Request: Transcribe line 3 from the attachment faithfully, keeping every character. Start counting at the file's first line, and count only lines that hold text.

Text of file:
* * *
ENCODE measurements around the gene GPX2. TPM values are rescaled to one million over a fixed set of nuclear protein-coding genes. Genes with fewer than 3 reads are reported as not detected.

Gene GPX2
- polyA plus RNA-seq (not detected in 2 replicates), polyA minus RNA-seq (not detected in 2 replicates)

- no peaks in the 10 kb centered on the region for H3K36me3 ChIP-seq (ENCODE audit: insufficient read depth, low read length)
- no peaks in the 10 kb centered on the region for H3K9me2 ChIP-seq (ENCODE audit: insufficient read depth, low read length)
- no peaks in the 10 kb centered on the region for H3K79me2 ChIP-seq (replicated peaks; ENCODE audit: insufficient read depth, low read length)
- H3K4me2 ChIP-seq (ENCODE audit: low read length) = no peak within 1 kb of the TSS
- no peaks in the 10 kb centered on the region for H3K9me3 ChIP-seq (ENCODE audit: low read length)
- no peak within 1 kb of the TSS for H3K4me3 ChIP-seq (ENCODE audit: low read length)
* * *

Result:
- polyA plus RNA-seq (not detected in 2 replicates), polyA minus RNA-seq (not detected in 2 replicates)